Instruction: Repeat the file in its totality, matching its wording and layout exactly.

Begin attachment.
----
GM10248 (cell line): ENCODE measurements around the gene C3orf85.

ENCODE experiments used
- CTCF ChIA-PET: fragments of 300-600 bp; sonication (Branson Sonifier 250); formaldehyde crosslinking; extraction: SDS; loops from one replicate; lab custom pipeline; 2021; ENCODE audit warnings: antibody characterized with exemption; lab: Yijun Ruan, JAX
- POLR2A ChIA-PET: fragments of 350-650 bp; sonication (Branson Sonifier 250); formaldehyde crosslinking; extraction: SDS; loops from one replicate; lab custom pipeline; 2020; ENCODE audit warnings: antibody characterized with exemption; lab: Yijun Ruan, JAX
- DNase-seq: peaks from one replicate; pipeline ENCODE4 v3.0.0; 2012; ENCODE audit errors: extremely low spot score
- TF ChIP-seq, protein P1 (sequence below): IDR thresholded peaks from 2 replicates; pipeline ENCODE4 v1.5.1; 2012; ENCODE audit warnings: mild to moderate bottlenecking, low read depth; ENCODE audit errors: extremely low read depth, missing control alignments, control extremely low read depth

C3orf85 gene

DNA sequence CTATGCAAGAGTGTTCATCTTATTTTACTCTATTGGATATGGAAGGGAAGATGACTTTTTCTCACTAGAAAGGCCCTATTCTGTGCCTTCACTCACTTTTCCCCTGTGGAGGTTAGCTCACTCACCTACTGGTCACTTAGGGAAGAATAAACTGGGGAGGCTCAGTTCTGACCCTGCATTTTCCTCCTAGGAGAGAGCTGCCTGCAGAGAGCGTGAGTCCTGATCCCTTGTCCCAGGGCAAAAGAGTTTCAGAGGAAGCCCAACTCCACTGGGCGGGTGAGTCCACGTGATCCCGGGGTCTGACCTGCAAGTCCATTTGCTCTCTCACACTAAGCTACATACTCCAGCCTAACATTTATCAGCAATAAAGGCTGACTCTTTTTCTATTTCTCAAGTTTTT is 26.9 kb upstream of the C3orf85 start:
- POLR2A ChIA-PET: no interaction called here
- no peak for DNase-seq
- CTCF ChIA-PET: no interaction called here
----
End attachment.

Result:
GM10248 (cell line): ENCODE measurements around the gene C3orf85.

ENCODE experiments used
- CTCF ChIA-PET: fragments of 300-600 bp; sonication (Branson Sonifier 250); formaldehyde crosslinking; extraction: SDS; loops from one replicate; lab custom pipeline; 2021; ENCODE audit warnings: antibody characterized with exemption; lab: Yijun Ruan, JAX
- POLR2A ChIA-PET: fragments of 350-650 bp; sonication (Branson Sonifier 250); formaldehyde crosslinking; extraction: SDS; loops from one replicate; lab custom pipeline; 2020; ENCODE audit warnings: antibody characterized with exemption; lab: Yijun Ruan, JAX
- DNase-seq: peaks from one replicate; pipeline ENCODE4 v3.0.0; 2012; ENCODE audit errors: extremely low spot score
- TF ChIP-seq, protein P1 (sequence below): IDR thresholded peaks from 2 replicates; pipeline ENCODE4 v1.5.1; 2012; ENCODE audit warnings: mild to moderate bottlenecking, low read depth; ENCODE audit errors: extremely low read depth, missing control alignments, control extremely low read depth

C3orf85 gene

DNA sequence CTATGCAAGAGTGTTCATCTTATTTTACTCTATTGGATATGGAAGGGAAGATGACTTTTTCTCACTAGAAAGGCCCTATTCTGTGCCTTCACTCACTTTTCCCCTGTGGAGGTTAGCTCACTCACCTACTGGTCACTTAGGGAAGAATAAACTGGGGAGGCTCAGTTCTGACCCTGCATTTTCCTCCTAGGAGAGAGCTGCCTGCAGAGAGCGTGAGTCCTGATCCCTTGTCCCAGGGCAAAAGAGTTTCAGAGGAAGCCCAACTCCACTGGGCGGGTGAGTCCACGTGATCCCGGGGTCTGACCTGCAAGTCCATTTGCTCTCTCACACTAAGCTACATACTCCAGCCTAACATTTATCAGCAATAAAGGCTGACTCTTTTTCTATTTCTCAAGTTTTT is 26.9 kb upstream of the C3orf85 start:
- POLR2A ChIA-PET: no interaction called here
- no peak for DNase-seq
- CTCF ChIA-PET: no interaction called here